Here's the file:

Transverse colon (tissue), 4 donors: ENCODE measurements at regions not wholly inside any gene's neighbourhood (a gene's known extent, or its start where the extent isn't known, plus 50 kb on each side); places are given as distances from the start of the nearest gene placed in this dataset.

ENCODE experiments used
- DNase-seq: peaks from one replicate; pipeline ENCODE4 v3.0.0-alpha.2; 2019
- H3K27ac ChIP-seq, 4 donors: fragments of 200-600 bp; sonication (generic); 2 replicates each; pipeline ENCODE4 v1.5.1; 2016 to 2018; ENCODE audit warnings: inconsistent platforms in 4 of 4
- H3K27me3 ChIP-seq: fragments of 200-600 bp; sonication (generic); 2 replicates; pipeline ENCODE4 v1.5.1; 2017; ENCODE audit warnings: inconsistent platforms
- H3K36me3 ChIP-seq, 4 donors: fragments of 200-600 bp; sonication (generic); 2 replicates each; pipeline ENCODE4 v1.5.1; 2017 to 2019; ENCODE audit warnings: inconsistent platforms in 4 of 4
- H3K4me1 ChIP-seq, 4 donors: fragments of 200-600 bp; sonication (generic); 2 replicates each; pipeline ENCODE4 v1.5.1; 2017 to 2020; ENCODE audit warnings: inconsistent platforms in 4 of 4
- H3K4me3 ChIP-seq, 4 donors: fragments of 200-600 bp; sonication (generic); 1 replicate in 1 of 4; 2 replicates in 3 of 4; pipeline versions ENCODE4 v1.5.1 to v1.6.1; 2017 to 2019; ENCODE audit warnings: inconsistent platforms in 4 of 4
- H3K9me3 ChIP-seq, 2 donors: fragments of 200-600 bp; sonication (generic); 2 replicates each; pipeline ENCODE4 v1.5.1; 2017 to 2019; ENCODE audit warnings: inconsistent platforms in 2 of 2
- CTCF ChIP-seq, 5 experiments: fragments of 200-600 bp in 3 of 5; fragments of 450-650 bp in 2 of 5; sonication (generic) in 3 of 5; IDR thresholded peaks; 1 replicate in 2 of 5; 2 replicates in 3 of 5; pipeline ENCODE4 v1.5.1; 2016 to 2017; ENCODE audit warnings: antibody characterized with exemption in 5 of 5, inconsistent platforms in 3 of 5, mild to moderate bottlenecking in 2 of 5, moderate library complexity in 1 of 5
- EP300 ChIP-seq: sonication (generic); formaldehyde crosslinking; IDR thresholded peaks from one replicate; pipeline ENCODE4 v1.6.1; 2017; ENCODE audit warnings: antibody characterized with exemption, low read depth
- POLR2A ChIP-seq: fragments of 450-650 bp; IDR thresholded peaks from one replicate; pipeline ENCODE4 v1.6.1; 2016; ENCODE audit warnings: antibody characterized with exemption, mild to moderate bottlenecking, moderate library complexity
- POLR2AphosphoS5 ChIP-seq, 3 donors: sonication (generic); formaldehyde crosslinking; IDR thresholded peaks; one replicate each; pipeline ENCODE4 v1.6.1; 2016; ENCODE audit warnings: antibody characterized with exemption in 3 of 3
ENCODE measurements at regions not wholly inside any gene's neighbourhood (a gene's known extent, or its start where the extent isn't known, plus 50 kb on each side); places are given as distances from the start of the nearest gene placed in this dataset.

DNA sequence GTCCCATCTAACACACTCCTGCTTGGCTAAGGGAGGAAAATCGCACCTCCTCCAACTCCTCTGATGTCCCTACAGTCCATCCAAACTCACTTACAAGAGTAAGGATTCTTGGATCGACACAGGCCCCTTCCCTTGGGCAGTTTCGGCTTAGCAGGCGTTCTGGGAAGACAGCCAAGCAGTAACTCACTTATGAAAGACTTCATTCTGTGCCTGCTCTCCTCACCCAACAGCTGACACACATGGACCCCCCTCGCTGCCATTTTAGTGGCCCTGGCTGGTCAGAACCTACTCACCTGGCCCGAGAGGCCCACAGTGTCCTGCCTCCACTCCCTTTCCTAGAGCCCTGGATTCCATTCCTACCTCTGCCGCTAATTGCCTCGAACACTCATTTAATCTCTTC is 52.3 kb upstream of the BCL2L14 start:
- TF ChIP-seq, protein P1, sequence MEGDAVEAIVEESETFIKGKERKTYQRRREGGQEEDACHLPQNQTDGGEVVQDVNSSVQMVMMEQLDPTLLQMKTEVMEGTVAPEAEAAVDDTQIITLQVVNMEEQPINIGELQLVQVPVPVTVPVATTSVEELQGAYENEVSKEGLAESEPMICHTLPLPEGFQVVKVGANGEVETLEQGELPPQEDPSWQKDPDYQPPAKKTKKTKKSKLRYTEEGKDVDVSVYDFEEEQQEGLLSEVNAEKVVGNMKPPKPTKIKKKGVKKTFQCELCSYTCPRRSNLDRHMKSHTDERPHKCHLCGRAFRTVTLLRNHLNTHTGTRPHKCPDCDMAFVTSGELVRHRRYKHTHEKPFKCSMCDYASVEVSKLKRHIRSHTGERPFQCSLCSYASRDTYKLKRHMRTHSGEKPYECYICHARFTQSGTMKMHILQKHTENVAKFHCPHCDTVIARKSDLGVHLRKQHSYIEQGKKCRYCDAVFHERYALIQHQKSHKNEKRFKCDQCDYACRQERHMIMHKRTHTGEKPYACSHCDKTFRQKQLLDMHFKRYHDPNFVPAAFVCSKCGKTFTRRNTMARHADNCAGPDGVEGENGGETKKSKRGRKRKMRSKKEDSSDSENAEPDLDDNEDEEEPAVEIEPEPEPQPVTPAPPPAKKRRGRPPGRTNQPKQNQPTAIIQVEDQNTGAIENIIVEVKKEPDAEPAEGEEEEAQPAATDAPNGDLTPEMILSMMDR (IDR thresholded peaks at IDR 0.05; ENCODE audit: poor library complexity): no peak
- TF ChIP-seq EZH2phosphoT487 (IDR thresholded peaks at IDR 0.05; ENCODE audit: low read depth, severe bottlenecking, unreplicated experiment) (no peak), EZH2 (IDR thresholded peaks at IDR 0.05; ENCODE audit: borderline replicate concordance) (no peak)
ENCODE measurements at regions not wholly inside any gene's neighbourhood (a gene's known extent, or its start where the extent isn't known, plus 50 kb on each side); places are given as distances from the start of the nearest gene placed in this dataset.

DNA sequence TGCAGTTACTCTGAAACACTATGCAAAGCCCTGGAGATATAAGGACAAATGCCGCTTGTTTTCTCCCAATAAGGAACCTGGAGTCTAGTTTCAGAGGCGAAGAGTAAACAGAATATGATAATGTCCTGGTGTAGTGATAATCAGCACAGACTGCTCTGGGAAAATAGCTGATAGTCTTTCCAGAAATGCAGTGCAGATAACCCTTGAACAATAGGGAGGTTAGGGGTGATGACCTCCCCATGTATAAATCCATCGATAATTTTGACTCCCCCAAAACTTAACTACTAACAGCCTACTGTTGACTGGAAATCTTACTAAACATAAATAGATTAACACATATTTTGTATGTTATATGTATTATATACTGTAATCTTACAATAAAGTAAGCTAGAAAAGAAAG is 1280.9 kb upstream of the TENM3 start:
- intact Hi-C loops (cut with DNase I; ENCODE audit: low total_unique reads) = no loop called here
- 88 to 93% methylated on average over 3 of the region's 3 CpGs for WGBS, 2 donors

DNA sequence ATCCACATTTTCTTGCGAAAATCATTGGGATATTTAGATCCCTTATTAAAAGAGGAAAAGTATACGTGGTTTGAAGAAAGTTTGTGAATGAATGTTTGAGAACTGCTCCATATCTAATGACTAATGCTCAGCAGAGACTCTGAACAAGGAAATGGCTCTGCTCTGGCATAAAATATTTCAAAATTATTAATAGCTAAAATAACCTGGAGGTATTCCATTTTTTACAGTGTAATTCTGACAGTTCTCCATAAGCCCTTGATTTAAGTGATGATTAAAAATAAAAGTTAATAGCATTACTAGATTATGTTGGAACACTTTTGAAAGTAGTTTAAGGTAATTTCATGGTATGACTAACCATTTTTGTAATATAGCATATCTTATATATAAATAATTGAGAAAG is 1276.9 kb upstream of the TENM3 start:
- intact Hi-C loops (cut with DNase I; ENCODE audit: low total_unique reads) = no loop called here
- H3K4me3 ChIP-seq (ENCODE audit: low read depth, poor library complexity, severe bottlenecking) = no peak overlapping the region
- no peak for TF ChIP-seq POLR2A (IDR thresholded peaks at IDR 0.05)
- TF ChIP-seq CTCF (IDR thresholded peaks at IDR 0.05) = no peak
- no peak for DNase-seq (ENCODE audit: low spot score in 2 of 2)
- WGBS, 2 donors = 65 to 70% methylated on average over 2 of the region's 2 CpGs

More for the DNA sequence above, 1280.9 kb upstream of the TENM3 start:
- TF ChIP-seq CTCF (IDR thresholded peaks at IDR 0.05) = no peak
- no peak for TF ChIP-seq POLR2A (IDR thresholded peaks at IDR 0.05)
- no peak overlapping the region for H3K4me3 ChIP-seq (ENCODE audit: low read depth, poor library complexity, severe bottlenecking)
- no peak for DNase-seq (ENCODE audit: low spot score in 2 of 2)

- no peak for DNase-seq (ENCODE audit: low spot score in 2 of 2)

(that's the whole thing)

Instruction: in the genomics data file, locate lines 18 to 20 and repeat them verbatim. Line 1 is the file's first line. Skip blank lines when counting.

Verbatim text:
ENCODE measurements at regions not wholly inside any gene's neighbourhood (a gene's known extent, or its start where the extent isn't known, plus 50 kb on each side); places are given as distances from the start of the nearest gene placed in this dataset.

DNA sequence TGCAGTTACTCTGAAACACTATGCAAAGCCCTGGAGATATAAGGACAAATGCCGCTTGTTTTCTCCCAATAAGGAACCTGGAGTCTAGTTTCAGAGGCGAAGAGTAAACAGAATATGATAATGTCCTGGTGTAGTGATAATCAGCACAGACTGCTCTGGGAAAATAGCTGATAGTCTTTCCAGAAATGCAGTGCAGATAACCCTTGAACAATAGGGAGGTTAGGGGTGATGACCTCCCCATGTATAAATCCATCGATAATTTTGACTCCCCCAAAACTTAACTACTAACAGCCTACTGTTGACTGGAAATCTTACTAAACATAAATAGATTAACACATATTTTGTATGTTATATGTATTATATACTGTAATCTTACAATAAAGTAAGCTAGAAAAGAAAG is 1280.9 kb upstream of the TENM3 start:
- intact Hi-C loops (cut with DNase I; ENCODE audit: low total_unique reads) = no loop called here